• The “true” extent of Central African origins for these West Indian results is more difficult to establish because of the ambigiously designed “Cameroon/Congo” region. However the average “Southeast Bantu” scores are among the lowest compared with other parts of the Afro-Diaspora. Even though there are a couple of higher outliers, perhaps indicative of more recent lineages hailing from the socalled contract labourers recruited among Liberated Africans in the mid 1800’s. Also the “South Central Hunter Gatherers”, a.k.a. “Pygmy/San” %’s are even more minimal than elsewhere, especially for Jamaicans. Assuming these two regions will be correlated with total Central African heritage for West Indians, this might therefore also be subdued relatively speaking. But still noticeably present.
  • The samplesize for the Belizeans is very low but it’s perhaps interesting to note already that as expected the main variation of Jamaican results is being followed by the Belizean results. Many or even most African captives in Belize arriving by way of Jamaica, it can be assumed that their African origins are a reflection of the ones for Jamaica, or perhaps even a subset because of founding effects and timing of arrival.
  • The samplesize for the Guyanese is even more limited. However based on the results sofar Guyanese origins from the “Ivory Coast/Ghana” region might be quite substantial and consistent indeed. Probably more so than for other parts of the West Indies this region could also signal genuine ancestry coming from within the borders of  Côte d’Ivoire or even Liberia for Guyanese. Guyana being supplied by Dutch slave traders for the most part throughout the 1700’s and the Windward Coast being relatively more frequently visited by them than other Europeans (see upcoming blogpost).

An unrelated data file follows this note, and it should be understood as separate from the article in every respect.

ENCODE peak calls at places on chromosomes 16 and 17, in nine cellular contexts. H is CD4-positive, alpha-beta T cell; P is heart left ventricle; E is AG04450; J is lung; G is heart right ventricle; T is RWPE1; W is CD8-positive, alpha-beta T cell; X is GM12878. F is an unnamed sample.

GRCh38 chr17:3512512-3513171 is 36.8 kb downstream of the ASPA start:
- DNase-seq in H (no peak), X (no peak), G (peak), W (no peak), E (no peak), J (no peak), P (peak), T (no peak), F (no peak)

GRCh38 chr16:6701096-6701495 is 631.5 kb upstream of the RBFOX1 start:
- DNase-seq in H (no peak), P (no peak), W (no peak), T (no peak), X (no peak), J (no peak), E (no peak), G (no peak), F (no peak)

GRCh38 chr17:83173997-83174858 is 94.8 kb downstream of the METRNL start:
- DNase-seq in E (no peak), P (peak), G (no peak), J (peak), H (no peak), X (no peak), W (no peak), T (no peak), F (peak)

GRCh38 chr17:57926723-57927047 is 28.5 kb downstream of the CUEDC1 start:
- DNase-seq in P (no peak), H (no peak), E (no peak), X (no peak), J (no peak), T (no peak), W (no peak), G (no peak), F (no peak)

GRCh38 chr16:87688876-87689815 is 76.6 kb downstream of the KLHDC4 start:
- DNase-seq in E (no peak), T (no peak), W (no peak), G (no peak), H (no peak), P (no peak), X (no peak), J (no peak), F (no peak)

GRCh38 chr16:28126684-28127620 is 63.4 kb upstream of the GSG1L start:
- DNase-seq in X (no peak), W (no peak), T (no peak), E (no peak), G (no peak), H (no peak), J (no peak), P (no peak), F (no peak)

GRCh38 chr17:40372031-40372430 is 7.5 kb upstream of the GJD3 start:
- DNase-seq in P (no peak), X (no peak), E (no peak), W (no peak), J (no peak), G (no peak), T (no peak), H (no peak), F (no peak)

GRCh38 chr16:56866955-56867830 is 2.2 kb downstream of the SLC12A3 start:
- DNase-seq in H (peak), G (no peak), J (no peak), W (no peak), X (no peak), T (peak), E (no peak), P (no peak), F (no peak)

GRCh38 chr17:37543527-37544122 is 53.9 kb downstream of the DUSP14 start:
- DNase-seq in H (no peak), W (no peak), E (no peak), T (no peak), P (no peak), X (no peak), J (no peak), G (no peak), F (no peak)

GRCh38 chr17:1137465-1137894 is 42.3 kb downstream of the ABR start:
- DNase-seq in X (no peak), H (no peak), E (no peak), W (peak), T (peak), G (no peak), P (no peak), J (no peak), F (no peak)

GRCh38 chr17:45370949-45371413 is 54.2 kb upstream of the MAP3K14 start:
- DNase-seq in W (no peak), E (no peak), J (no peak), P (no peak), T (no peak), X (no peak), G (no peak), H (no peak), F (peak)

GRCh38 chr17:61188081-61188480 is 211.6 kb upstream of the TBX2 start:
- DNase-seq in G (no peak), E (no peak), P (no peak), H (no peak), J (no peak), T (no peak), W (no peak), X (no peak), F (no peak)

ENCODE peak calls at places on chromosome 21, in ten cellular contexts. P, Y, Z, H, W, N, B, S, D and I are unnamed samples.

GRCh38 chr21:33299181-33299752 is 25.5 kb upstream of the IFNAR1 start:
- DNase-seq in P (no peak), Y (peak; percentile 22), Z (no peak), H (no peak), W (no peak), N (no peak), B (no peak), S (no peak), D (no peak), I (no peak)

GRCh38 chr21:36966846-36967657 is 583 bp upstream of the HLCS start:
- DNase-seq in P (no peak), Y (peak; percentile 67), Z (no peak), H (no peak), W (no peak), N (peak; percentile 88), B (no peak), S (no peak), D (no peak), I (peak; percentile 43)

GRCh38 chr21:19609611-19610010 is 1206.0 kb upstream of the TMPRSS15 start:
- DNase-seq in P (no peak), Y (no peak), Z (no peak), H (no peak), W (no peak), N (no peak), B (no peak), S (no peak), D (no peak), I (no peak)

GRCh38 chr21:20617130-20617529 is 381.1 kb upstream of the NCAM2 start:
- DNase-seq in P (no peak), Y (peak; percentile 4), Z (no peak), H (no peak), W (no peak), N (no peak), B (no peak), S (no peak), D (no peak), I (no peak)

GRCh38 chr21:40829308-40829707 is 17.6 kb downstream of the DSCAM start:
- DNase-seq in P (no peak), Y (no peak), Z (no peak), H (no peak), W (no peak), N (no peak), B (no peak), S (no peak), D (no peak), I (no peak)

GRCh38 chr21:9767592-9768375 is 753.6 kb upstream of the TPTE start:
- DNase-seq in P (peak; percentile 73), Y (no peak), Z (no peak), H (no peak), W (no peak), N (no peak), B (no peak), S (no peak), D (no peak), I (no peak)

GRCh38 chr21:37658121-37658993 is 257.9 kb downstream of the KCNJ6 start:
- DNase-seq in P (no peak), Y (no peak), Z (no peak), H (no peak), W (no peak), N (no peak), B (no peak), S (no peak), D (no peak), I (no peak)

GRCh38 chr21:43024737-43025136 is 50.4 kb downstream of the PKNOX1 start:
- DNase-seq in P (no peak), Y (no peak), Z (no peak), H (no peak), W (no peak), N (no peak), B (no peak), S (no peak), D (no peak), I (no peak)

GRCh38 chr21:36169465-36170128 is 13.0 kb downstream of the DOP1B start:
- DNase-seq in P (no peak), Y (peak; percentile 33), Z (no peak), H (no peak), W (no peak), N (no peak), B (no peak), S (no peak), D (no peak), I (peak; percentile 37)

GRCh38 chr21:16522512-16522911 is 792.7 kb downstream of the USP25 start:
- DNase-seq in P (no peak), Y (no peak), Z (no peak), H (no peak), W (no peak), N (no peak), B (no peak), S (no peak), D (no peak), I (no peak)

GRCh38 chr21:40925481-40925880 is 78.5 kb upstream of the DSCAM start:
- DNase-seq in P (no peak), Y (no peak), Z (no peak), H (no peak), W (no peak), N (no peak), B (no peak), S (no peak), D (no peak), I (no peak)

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Jamaican AncestryDNA averages: confirmation of estimated regional roots?

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JAM compared with Afro-Diaspora

 

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Top Regions JAM

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Trans Atlantic Slave Voyages to Jamaica

(outgoing Inter-Colonial trade not taken into consideration)

JAM - embarkation regions - percentages

Trans-Atlantic Slave Trade Database (2010) (http://www.slavevoyages.org)

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Words of African origin in Jamaican Patois

(click to enlarge) (see also blogpost Words of African Origin in Jamaican Patois )

African lexicon in Jamaica (2012)

Source: “The African Lexis in Jamaican: Its Linguistic and Sociohistorical Significance” (Farquharson, 2012).

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Mt-DNA of Jamaicans according to regional affinity

(click to enlarge) (see also blogpost Jamaican maternal lineages trace back mostly to Ghana? )

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Source: “Interdisciplinary approach to the demography of Jamaica” (Deason et al., 2012)